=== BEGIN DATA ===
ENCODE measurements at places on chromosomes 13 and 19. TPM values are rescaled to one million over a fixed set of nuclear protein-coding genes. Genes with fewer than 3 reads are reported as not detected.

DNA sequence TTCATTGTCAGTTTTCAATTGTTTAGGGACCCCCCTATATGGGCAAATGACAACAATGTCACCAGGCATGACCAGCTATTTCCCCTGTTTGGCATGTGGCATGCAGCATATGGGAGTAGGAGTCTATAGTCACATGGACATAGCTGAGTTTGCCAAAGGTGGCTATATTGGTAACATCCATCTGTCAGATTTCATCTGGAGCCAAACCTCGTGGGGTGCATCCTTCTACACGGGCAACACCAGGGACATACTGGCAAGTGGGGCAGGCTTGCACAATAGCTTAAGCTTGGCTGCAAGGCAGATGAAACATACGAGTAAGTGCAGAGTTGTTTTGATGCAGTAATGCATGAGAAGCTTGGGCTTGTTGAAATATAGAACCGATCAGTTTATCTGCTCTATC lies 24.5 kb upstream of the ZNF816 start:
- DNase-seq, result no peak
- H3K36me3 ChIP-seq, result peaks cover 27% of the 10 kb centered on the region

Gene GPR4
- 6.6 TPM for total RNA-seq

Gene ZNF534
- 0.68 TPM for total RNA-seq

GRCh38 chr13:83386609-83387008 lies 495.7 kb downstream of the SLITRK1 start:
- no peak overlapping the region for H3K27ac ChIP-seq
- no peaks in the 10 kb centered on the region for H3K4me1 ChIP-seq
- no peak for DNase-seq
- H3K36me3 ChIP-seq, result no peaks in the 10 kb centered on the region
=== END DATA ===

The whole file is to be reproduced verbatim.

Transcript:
ENCODE measurements at places on chromosomes 13 and 19. TPM values are rescaled to one million over a fixed set of nuclear protein-coding genes. Genes with fewer than 3 reads are reported as not detected.

DNA sequence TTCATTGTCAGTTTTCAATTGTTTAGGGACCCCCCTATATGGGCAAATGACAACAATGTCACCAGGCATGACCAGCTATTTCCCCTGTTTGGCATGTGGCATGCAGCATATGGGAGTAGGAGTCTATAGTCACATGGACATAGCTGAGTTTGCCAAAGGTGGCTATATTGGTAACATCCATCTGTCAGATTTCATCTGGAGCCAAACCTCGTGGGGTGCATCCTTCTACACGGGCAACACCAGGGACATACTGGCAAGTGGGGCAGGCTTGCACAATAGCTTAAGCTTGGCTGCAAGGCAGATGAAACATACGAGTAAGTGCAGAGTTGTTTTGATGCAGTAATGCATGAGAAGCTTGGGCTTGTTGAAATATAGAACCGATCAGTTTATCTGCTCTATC lies 24.5 kb upstream of the ZNF816 start:
- DNase-seq, result no peak
- H3K36me3 ChIP-seq, result peaks cover 27% of the 10 kb centered on the region

Gene GPR4
- 6.6 TPM for total RNA-seq

Gene ZNF534
- 0.68 TPM for total RNA-seq

GRCh38 chr13:83386609-83387008 lies 495.7 kb downstream of the SLITRK1 start:
- no peak overlapping the region for H3K27ac ChIP-seq
- no peaks in the 10 kb centered on the region for H3K4me1 ChIP-seq
- no peak for DNase-seq
- H3K36me3 ChIP-seq, result no peaks in the 10 kb centered on the region